The Magic Flute

Sweden 1975, 135 mins
Director: Ingmar Bergman

Music has always been close to Ingmar Bergman’s heart. To Joy (1949) took its title from Beethoven’s Ninth Symphony and featured Victor Sjöström as a distinguished conductor – a calling, incidentally, that attracted Bergman himself. Then there have been significant snatches of Bach in movies like Through a Glass Darkly, The Silence and Cries and Whispers. So his production of The Magic Flute, made for Swedish TV, is perhaps not so startling a departure as one might assume. (After all, Hour of the Wolf was richly laden with references to Mozart’s opera.) The fact that it was made for TV suggests not merely the straitened circumstances of the commercial cinema in Sweden, but primarily Bergman’s conviction that only through TV can he now reach a wide audience at a single stroke. He has indeed since shot another serial in four parts, Face to Face, for both theatrical and small screen release.

The budget for The Magic Flute was some £260,000, seemingly immense by Swedish standards but regarded by Sveriges Radio as an appropriate project with which to celebrate its 50 years of broadcasting. Bergman spent a year on the production, selecting a predominantly Scandinavian cast of singers from over a hundred candidates. ‘The most important factor for me,’ he claimed, ‘was that the singers should have natural voices. You can find artificially cultivated voices that sound marvellous, but you can never really believe that a human personality is doing the singing. Records have accustomed us to a kind of absolute perfection – but beauty cannot be perfect without also being vibrant and alive.’

Far from attempting to open out the opera, Bergman has been at pains to recreate the atmosphere of the 1791 production at the Theater auf der Weiden in Vienna (even the dragon that pursues Tamino upstage is a delightful creature of felt and bunting). The Drottningholm Palace Theatre proved too fragile to accommodate a TV crew, so the stage was carefully reconstructed in the studios of the Swedish Film Institute, under the direction of Henny Noremark.

While the Mozart purist may take issue with Bergman’s conception of The Magic Flute, no one can deny the technical perfection with which the film has been mounted. The score was sung, played, and recorded by the Swedish Radio Symphony Orchestra under Eric Ericson, and then replayed in segments in the film studio until Bergman was satisfied with both lip-synchronisation and performances. Everyone sings (in Swedish, of course) with gusto.

When does an opera become a film? Certainly in Act Two, when the Queen of the Night, her face transformed into a mask of fury by waxen make-up and a livid green filter, harangues Pamina in ‘Der Hölle Rache’. And certainly in the climactic sequence when Monostatos and his minions advance threateningly towards the camera. In spite of such frissons, and for all the inevitable skulls that mock the hapless Papageno in the House of Trials, this is a witty, rumbustious Flute, played and sung at fast tempo throughout. During the film, Bergman cuts back occasionally to the seraphic features of a small girl in his ‘audience’, dwelling on her pleasure as if nudging us into recognition of the opera’s ‘childish magic and exalted mystery’. It’s somehow a superfluous, sentimental gesture, uncharacteristic of Bergman.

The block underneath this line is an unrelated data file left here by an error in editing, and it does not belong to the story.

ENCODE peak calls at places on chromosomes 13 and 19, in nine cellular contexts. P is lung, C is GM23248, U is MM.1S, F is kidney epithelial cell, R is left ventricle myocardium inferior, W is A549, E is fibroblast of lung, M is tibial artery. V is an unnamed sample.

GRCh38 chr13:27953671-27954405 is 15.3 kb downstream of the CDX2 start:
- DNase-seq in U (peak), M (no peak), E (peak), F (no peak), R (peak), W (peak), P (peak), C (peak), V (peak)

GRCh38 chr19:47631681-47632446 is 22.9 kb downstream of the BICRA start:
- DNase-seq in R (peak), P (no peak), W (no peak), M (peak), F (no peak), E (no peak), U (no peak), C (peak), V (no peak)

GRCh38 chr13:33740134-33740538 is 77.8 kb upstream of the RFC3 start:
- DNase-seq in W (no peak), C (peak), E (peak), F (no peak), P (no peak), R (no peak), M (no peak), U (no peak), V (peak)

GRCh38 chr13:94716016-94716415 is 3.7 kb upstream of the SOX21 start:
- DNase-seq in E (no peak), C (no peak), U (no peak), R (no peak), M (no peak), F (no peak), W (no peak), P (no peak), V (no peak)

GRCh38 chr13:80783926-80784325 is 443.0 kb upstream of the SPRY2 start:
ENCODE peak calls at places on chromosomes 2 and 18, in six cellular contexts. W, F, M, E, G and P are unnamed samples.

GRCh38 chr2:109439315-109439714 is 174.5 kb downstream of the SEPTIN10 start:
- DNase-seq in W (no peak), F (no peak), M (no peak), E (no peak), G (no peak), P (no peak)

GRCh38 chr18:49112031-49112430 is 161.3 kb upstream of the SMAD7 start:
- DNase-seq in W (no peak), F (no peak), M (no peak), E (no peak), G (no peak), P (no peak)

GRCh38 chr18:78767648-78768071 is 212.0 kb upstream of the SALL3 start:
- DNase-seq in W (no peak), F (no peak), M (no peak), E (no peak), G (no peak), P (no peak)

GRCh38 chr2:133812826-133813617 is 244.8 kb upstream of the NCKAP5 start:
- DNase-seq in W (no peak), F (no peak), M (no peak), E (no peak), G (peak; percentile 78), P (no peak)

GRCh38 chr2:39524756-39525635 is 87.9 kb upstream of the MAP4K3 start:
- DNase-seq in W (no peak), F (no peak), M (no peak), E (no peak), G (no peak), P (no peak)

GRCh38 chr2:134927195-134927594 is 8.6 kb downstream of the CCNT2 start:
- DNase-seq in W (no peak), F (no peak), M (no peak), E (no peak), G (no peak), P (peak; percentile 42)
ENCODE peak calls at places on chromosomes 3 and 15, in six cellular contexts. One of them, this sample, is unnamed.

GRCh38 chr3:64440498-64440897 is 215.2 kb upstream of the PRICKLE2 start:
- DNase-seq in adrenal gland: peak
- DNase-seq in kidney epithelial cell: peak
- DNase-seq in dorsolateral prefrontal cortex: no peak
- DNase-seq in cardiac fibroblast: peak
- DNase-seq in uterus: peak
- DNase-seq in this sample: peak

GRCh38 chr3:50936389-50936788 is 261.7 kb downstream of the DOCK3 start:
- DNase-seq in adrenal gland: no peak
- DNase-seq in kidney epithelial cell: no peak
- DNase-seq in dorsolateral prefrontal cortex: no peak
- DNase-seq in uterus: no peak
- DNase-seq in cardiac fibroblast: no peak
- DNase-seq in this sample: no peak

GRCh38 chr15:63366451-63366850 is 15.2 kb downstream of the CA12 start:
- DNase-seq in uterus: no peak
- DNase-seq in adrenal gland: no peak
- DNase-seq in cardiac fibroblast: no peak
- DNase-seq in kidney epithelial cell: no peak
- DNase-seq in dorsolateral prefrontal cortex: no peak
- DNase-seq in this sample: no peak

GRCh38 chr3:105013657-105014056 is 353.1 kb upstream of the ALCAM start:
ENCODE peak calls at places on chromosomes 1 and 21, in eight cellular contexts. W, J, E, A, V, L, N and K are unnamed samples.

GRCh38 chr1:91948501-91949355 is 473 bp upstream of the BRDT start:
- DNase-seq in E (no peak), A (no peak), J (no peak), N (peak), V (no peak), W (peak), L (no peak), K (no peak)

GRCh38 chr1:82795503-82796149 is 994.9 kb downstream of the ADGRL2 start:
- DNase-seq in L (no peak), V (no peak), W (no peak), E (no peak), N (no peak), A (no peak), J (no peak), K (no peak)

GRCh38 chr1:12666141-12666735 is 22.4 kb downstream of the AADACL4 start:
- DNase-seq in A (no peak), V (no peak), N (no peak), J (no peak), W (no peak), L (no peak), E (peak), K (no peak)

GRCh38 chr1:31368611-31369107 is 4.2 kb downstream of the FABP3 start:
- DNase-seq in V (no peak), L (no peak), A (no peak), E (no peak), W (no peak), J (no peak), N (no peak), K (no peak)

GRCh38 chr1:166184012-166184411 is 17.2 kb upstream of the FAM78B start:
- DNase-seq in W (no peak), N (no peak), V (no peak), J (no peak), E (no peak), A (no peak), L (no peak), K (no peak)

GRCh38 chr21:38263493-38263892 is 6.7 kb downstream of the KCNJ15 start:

As Papageno and Papagena frolic with their children in the final shot, one is left in no doubt as to the meaning of the opera in Bergman’s eyes. Like his own best films, it embodies a quest, and Sarastro, so often a grave and sombre figure, is seen by Bergman as the paternal source of that exalted love sought in their different ways by Tamino and Papageno. It is as though Bergman’s own predilection for chilly metaphysics had been tempered by Mozart’s sense of wonder.
Peter Cowie, Sight and Sound, Summer 1975

As so much of Bergman’s adaptation of The Magic Flute is sheer delight, it might be best to get the carping over first and simply regret that he found it necessary to introduce a few awkwardly fey elements, notably the written texts which descend from the wings at various points and the emphasis on an angelic little girl, who is first seen among the expectant audience during the overture and who is then intercut several times into the body of the opera, presumably as a symbol of wonderment and joy.

But Bergman’s staging of the work has its own inherent sense of joy, right from the opening shots of a mock-up of the famous Drottningholm theatre, with its rumbling stage machinery, cramped wings and mysterious dark corners where the cast is observed relaxing during the interval; and it is a tribute to Bergman’s mastery that when he proceeds to scenes which could not be readily observed by the theatre audience, the transition from stage to film is seamless and yet always interconnected, like the moment when Tamino walks forward from the dark Temple set on to the small, brightly-lit stage with the curtains closing behind him. Similarly, Bergman often returns to a set, like the Priests’ meeting room, wondrously lit almost in a Seventh Seal style, to cut in the Priests’ reaction to the main events in a way not possible in a stage performance.